File: 1654039501586.png (8.34 KB, 315x277, 315:277, Screenshot from 2022-05-31….png) ImgOps Google

I've been going through some books on rampage violence in America.  It's a subject on people's minds on social media, and is generally one of the top 5 or so common debate topics in the USA.

Different ideas about the shape of the curve in the graph [image] account for much disagreement.  You first have to ask what sources may be admitting in filling out the graph, potentially including feelings as a source.

Another element of the debate is over natural rights.  I personally don't see a lot of room for rigor in theories of natural law and natural rights.  But in theory, all the particulars to a God-given right to private arms are self-evident and only tyrants have anything to add.

You are free to share your opinions.  I think I'm in a discovery phase on this issue.
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Oh, and I guess I should link Ctrl+Pew as well.
Guy actually designs some bits from time to time, memory serves, and is also probably a better goahead for finding the raw files if you're so inclined.


Thank you for the videos.


File: 1660234207342.png (459.06 KB, 1080x1467, 120:163, Screenshot_20220803-131352….png) ImgOps Google

>I've only ever heard that 3D printed weapons are pieces of garbage and fail after being fired once, though, so if you disagree with this please let me know why and show links.
Depends.  If you 3D-print a barrel out of PLA, you're going to have a bad time.  But in the US, only the receiver is the regulated part.  You can 3D-print an AR-15 lower receiver and buy the rest of the parts.  You can't 3D-print a whole gun out of plastic -- at least the barrel and firing pin need to be metal.  There are 3D printers that can print metal, but they are very expensive.  


File: 1656107606313.jpg (84.47 KB, 586x600, 293:300, medium.jpg) ImgOps Exif Google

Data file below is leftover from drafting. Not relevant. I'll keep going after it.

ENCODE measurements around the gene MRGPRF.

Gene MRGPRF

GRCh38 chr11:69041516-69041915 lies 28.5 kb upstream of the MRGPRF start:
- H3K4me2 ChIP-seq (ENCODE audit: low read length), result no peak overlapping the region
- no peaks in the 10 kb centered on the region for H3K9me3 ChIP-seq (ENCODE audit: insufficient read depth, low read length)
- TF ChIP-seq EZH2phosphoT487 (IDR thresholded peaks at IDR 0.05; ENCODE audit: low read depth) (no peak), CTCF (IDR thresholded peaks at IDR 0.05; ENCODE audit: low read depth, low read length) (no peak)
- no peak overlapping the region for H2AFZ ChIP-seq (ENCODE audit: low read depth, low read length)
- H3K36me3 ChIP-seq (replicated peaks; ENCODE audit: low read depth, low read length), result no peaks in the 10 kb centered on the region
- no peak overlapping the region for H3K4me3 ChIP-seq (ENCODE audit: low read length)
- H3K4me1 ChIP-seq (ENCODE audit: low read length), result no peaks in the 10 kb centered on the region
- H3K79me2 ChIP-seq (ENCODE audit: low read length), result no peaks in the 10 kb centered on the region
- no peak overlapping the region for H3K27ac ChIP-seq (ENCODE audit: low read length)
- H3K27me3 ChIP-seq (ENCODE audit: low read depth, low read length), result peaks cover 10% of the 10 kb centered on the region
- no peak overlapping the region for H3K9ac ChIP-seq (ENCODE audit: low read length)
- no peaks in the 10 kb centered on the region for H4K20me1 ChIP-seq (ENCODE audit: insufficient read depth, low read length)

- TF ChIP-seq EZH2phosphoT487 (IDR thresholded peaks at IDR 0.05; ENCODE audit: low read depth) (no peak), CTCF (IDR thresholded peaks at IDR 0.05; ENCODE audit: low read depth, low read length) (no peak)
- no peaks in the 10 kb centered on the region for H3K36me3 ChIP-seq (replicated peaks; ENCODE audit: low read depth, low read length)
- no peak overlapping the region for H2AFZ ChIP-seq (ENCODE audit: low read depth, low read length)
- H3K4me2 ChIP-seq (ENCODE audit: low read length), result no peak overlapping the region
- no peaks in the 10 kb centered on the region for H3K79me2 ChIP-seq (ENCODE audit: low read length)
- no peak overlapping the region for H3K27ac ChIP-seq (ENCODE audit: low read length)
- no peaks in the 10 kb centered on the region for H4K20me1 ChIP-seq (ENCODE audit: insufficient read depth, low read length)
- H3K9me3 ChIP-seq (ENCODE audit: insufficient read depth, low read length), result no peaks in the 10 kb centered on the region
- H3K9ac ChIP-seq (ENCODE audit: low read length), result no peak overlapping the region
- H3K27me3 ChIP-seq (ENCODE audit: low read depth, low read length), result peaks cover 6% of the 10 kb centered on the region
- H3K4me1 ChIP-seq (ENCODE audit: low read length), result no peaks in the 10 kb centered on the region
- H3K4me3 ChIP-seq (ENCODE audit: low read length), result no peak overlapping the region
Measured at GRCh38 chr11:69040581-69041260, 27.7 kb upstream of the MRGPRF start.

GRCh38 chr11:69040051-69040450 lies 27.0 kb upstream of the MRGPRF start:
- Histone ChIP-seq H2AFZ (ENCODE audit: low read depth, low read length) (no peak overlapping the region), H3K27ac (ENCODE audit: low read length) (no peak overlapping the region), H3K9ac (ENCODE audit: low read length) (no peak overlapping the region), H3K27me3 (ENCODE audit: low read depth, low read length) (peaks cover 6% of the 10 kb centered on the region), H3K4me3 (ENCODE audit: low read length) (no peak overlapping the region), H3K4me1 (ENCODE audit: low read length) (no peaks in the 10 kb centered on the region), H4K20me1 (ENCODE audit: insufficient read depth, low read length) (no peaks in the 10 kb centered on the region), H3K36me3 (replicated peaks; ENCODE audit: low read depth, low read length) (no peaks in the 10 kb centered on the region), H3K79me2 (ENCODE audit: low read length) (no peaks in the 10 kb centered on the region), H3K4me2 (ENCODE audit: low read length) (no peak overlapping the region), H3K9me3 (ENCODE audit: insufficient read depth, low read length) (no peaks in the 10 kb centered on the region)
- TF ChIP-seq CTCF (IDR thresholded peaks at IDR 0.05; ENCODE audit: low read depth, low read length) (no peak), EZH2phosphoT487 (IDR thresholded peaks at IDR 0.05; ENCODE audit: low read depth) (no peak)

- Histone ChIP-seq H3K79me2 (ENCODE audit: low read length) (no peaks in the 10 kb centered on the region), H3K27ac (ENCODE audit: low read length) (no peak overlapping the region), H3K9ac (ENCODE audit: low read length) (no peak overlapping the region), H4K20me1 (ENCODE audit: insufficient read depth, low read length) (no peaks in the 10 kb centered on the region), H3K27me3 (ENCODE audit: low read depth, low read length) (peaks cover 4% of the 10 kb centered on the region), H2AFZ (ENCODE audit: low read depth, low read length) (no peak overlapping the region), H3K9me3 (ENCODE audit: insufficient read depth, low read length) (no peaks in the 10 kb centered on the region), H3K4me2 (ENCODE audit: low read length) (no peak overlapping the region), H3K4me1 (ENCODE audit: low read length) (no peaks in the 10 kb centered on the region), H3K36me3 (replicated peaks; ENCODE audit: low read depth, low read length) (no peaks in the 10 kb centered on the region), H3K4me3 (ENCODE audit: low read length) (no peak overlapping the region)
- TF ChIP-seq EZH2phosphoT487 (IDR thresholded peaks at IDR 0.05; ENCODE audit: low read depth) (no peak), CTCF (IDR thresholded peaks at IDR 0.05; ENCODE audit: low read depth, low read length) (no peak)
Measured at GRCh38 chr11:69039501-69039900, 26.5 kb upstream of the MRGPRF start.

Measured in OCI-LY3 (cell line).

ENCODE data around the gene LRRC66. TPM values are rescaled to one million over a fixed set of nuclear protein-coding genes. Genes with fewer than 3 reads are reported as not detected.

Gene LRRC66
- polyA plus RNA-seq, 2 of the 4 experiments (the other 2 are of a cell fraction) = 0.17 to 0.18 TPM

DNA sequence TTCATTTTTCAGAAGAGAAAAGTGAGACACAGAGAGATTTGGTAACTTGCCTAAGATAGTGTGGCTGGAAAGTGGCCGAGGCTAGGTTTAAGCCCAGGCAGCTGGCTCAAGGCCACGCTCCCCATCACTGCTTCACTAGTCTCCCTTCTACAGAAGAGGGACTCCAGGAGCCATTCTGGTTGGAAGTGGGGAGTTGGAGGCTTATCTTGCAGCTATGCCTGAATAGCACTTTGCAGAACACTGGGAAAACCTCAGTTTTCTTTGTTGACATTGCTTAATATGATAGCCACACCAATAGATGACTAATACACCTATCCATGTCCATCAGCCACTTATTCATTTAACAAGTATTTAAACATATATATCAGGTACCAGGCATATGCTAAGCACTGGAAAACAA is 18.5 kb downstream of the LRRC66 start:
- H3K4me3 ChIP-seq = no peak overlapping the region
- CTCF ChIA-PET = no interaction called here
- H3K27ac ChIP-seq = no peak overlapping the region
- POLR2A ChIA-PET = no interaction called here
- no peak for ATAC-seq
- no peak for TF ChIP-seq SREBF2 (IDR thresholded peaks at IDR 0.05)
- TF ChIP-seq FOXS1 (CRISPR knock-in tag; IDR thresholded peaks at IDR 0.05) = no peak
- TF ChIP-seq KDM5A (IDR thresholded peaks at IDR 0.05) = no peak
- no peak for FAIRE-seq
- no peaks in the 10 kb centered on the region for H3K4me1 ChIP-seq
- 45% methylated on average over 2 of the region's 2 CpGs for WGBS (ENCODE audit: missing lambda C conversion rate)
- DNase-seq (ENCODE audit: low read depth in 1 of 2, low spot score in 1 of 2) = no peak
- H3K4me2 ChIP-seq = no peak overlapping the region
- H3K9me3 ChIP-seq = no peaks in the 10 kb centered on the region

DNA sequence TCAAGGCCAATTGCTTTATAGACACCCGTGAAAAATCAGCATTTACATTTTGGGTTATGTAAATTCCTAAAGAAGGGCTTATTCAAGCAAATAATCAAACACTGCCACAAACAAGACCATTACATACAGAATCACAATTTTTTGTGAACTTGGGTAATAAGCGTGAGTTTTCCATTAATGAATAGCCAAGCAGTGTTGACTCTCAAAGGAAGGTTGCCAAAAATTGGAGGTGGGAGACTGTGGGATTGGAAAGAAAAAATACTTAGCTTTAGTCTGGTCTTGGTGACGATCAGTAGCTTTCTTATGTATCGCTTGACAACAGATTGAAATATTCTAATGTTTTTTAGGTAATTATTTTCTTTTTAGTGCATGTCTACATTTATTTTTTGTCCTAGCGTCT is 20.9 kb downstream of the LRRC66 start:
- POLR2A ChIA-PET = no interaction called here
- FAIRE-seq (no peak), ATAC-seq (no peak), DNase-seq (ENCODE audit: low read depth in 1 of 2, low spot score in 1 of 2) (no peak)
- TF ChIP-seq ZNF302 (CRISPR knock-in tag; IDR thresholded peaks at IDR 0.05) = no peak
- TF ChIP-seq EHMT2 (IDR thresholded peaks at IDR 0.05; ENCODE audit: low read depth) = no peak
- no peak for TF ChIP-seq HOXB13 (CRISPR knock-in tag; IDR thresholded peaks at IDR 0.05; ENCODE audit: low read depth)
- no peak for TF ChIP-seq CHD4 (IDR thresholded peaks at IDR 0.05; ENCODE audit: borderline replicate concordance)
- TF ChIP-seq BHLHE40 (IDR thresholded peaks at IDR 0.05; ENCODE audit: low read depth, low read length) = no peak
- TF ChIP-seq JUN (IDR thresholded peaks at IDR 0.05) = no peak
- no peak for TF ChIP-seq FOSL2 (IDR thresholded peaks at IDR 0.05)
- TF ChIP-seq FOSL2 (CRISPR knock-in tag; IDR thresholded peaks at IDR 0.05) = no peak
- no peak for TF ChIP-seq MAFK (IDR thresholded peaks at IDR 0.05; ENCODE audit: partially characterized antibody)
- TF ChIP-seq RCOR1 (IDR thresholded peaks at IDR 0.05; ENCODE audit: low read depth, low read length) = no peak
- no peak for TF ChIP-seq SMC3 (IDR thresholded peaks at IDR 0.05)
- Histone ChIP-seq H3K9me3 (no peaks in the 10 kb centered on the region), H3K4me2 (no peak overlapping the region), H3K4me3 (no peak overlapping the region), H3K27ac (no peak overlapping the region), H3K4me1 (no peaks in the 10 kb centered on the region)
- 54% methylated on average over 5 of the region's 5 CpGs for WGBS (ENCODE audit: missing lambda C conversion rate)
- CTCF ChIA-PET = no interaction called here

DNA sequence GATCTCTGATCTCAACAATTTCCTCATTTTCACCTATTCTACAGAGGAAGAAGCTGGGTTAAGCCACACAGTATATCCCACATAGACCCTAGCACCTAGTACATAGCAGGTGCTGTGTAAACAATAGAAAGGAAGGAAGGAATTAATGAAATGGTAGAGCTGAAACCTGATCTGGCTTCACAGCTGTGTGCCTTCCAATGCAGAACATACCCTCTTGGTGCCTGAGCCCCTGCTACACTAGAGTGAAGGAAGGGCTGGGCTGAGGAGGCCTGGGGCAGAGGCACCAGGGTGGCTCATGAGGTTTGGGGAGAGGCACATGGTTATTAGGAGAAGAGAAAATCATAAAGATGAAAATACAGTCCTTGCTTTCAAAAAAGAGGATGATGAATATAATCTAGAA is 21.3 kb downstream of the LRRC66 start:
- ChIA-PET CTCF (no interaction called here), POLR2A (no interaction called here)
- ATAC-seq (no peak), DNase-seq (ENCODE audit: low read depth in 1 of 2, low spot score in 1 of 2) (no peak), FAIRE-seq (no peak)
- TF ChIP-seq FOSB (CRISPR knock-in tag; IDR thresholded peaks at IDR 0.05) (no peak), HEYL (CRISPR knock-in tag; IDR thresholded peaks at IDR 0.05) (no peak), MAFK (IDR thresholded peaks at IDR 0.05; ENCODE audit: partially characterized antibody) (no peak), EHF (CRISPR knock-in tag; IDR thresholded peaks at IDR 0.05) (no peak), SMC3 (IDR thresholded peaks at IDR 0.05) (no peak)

Fluttershy knows best.

Question: should the recent overturn of Roe v. Wade be looked at in isolation -- a technical Supreme court issue of no great concern to non-experts -- or does it signal deeper meaning about human rights, state political directions, or concerns over American demographics (Elon Musk: “Population collapse is potentially the greatest risk to the future of civilization.”)?

Do you think other supreme court rulings based on the 14th Amendment (&etc.) will also be found to have been mistaken in the near future?
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It is true that there's some flaw in arguing for abortion only on the exotic cases of the pregnancy posing a danger to the mother.

But even outside those cases, it's worth to ask whether a woman should be forced to carry a baby if they are not in a good place to be a mother (too young, too old, having mental/physical disability / not able to provide a good environment for a kid /...)
heck, if they refuse the responsibility for taking care of the baby/kid, should they still be forced to bring a baby in the world?


It's not exotic, pregnancy IS dangerous. Of course we have better medical care now than we did in the past, but there are many complications and reasons why a women may decide to not become pregnant. But there's also those grey areas, that that video mentions, where what if the women goes into labor and the doctors know, KNOW, the child is not going to live outside of the womb. Can they abort? Maybe, but some doctors or nurses may hesitate for fear of getting sent to jail or prison, risking their own careers and lives. And then the mother dies as well.

Or all these people who are not able to get life changing, or saving, medications because those medications are capable of causing abortions.

There are too many grey areas, and no experts on the matter (doctors) seem to have been allowed to weigh in and provide more clear answers and solutions to those grey areas.


The problem is that the US is a common law country. What you say is completely valid... in a country following a Napoleonic Legal code like France and the rest of Continental Europe where disputes are resolved by statutes and laws are written in a rigidly codified format. We follow an English legal tradition where disputes and discrepancies are resolved by tradition and by the courts. An argument that judges shouldn't be deciding doctrine is less an argument against a particular ruling and more an argument against the Constitution and the Anglo-American legal system.